“There have been some big studies that have shown a very modest, but statistically significant benefit of inhaled steroid use in COPD patients,” Ruoss said, adding that studies also demonstrate that COPD patients who use ICS have a greater risk of bacterial infections. “As physicians, we should be careful using this class of drugs broadly in patients with COPD.”
“There is an association between ICS and NTM,” Mirsaeidi told U.S. Medicine, but he cautioned against putting all the blame on the medications or assuming that all patients would be better off without them.
“Inhaled corticosteroids control exacerbations in some patients. If they stop using them, they will have more exacerbations, and that may lead to higher death rates. So, yes, rates of pneumonia and other infections go up with their use, but we must weigh the risk against greater inflammation in the lungs,” he said. “We need to learn more about who is really the best patient for inhaled corticosteroids.”
Other options might include use of a steroid-free medication. Last fall, the Food and Drug Administration approved new labeling for tiotropium bromide and olodaterol inhalation spray, marketed as Stiolto Respimat. Data showed meaningful reduction in COPD exacerbations driven by tiotropium.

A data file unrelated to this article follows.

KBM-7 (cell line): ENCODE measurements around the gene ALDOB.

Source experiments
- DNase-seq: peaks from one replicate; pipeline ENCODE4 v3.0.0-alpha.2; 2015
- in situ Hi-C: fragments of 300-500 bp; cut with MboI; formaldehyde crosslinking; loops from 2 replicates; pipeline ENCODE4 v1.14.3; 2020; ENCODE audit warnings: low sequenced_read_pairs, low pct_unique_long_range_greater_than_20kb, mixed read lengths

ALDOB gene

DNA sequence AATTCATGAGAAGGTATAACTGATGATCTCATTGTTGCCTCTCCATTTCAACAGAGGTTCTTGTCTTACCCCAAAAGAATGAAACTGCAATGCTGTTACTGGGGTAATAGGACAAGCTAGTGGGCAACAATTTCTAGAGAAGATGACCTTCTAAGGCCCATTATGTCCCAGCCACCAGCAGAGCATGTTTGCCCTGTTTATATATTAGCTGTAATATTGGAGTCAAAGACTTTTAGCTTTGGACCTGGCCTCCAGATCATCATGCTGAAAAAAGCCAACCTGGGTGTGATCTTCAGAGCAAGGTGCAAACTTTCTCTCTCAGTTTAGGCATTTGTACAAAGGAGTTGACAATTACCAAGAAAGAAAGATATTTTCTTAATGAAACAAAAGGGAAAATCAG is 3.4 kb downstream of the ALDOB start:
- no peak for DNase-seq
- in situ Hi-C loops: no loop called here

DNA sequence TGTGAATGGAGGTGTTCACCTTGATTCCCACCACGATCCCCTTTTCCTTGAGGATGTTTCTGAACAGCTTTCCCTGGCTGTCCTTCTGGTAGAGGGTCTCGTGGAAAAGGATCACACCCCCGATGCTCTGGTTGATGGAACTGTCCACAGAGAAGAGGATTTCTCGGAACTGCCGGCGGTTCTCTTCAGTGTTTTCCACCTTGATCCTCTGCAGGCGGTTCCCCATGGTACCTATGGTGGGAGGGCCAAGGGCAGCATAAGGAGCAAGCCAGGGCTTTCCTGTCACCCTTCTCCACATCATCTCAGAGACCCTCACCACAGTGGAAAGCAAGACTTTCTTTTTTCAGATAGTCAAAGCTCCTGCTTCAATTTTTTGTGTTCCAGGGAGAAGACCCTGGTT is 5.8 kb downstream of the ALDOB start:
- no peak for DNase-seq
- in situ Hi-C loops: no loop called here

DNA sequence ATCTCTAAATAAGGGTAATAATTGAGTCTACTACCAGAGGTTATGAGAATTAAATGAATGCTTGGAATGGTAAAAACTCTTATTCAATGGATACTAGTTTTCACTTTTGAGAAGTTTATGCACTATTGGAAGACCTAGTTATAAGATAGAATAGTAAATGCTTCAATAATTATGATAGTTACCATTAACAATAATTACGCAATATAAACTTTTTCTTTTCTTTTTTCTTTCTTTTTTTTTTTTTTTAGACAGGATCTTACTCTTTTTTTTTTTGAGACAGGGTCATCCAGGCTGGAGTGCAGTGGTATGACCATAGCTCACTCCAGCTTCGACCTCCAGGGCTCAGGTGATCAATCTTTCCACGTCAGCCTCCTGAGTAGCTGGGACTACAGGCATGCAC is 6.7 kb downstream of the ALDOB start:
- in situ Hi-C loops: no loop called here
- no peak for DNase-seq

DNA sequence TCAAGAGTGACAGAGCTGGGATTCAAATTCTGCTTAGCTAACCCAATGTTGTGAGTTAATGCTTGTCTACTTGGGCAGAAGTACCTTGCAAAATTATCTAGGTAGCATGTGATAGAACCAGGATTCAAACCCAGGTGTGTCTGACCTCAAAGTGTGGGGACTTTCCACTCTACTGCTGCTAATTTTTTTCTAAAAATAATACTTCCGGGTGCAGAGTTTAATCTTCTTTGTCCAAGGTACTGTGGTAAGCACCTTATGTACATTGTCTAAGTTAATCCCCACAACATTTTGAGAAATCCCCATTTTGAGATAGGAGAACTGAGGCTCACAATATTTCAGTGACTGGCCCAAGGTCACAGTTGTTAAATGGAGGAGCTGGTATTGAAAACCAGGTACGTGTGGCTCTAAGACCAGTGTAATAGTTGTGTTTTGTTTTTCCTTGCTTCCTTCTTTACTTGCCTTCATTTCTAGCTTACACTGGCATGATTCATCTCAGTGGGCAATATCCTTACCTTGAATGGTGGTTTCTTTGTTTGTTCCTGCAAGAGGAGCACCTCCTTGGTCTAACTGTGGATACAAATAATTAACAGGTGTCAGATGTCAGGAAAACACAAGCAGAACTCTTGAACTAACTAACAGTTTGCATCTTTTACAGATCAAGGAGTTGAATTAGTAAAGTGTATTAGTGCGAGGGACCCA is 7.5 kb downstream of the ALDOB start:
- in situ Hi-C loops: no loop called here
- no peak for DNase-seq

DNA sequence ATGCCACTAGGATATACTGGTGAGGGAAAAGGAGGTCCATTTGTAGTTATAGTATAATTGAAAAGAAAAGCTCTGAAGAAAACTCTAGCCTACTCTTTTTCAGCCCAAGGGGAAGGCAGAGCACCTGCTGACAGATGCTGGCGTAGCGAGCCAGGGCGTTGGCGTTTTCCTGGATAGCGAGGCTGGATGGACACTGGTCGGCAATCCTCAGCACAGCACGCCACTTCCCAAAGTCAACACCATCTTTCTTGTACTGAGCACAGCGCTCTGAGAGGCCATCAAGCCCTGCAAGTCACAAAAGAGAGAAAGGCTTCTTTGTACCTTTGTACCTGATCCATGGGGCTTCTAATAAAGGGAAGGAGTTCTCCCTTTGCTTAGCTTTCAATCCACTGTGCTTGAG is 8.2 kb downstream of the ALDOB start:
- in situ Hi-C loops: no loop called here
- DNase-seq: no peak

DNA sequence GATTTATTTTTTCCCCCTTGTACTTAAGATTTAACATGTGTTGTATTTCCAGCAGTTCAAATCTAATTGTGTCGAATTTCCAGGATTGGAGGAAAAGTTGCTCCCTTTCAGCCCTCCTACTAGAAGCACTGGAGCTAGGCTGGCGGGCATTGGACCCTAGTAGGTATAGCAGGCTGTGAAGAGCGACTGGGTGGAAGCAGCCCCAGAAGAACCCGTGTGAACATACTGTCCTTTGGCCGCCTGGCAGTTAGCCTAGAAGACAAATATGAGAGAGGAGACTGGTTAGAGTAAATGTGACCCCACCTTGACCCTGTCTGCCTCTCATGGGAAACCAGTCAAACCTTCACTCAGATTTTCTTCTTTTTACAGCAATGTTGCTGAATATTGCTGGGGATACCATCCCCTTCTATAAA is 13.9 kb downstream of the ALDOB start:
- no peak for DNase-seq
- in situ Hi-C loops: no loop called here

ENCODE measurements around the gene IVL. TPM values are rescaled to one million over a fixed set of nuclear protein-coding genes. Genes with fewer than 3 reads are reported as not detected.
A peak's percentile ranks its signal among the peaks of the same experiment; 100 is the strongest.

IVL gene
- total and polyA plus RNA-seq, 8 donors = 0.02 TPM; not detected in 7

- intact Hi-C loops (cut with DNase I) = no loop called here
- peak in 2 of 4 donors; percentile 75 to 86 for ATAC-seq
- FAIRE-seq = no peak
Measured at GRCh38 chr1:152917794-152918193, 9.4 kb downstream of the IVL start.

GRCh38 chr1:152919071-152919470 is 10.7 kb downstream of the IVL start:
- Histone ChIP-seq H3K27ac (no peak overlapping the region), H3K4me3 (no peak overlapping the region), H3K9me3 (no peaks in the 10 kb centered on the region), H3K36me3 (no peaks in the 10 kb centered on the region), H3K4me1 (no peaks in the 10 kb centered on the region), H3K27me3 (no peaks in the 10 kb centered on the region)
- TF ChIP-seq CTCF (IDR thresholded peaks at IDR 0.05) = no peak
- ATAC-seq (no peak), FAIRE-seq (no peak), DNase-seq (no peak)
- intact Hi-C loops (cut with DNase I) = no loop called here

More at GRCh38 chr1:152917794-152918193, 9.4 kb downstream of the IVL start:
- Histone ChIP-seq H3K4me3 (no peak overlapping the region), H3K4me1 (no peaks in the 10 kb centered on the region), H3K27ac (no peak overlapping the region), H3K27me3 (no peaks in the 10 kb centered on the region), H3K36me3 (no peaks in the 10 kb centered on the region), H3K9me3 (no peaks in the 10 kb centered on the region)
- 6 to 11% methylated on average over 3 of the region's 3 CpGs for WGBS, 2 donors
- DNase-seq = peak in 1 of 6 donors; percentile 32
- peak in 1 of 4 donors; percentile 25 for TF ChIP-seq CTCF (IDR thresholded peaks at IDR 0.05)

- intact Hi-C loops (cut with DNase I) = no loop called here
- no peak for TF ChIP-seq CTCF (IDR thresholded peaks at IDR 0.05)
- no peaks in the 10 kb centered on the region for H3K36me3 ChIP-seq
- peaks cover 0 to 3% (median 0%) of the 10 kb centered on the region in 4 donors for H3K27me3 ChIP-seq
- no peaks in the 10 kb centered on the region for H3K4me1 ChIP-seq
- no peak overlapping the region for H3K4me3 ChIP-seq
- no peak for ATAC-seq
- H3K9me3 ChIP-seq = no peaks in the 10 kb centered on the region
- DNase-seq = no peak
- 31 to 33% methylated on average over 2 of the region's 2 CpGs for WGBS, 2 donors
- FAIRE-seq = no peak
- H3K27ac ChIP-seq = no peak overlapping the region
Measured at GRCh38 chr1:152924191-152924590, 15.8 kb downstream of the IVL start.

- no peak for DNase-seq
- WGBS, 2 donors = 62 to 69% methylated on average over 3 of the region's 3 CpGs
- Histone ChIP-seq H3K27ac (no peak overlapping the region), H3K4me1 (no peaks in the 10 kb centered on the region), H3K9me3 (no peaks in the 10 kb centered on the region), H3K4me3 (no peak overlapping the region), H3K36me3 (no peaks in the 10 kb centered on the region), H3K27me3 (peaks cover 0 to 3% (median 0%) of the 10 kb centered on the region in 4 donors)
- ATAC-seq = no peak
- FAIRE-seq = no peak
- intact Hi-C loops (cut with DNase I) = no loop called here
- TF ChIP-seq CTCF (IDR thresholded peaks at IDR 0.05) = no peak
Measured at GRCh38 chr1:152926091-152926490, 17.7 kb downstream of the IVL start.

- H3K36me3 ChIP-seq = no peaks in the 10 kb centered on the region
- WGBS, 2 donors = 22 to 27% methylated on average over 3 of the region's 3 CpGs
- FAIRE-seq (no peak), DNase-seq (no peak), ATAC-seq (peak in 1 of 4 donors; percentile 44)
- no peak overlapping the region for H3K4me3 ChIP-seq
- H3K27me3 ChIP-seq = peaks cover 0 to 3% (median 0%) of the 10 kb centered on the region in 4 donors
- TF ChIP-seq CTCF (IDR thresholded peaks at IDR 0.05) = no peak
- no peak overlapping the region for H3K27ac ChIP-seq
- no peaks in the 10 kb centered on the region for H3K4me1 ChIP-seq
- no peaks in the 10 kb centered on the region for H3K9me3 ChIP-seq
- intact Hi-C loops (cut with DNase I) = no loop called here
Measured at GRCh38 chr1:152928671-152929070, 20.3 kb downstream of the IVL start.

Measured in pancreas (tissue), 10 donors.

The FDA also revised the indication for Stiolto Respimat, which is now approved for the treatment of patients with COPD, including chronic bronchitis and emphysema. Previously, the inhalation spray was approved for the treatment of airflow limitation in patients with COPD, including chronic bronchitis and emphysema.
Factors other than medication therapy play a significant role in the increased risk of infection in patients with COPD, Mirsaeidi added. “Many studies show that patients with COPD have concurrent bronchiectasis. Chronic inflammation, COPD and bronchiectasis can all change the immune system.”
Those changes make veterans with these lung diseases more susceptible to infections generally. “The overall immune system of COPD patients does not work like other patients. The T-cells do not function as well. The chronic inflammation changes the CD8 and CD4 cells. Their immune systems do no interact with microphages in a normal way,” he noted.
Presenting Like TB
NTM lung disease can present much like tuberculosis with a persistent cough, coughing up blood, shortness of breath, fatigue, low grade fever, night sweats and unexplained weight loss. The two diseases can look so similar that up to 30% of patients with treatment-resistant tuberculosis actually had NTM instead, according to a study by Mirseidi.3